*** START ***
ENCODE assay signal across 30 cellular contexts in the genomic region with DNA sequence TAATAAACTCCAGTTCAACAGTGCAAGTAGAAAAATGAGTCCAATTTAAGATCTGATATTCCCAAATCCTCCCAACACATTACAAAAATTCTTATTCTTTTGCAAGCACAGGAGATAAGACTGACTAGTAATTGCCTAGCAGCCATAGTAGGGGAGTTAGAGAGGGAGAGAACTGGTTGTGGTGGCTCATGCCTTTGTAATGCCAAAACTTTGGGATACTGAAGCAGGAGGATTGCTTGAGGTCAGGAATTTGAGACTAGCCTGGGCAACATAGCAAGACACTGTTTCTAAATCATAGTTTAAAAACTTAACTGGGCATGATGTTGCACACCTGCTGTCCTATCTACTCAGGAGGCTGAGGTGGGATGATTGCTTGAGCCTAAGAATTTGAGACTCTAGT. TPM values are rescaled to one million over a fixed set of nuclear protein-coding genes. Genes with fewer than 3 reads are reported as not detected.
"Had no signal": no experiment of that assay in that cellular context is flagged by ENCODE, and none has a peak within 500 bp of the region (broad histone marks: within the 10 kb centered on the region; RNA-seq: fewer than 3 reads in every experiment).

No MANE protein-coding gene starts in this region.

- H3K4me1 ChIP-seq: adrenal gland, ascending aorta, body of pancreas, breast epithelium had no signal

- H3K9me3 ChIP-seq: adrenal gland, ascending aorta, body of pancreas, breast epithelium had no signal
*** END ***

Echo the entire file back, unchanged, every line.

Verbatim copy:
ENCODE assay signal across 30 cellular contexts in the genomic region with DNA sequence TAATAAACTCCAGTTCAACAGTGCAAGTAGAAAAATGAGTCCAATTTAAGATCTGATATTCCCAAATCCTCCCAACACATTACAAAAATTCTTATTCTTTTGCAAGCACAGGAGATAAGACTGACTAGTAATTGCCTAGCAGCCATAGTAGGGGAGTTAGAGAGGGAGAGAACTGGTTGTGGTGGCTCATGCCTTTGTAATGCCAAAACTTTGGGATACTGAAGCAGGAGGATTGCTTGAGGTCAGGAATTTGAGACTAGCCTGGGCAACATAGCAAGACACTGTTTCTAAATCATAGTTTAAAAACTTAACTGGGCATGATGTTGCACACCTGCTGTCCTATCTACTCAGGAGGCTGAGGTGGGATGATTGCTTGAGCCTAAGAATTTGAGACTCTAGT. TPM values are rescaled to one million over a fixed set of nuclear protein-coding genes. Genes with fewer than 3 reads are reported as not detected.
"Had no signal": no experiment of that assay in that cellular context is flagged by ENCODE, and none has a peak within 500 bp of the region (broad histone marks: within the 10 kb centered on the region; RNA-seq: fewer than 3 reads in every experiment).

No MANE protein-coding gene starts in this region.

- H3K4me1 ChIP-seq: adrenal gland, ascending aorta, body of pancreas, breast epithelium had no signal

- H3K9me3 ChIP-seq: adrenal gland, ascending aorta, body of pancreas, breast epithelium had no signal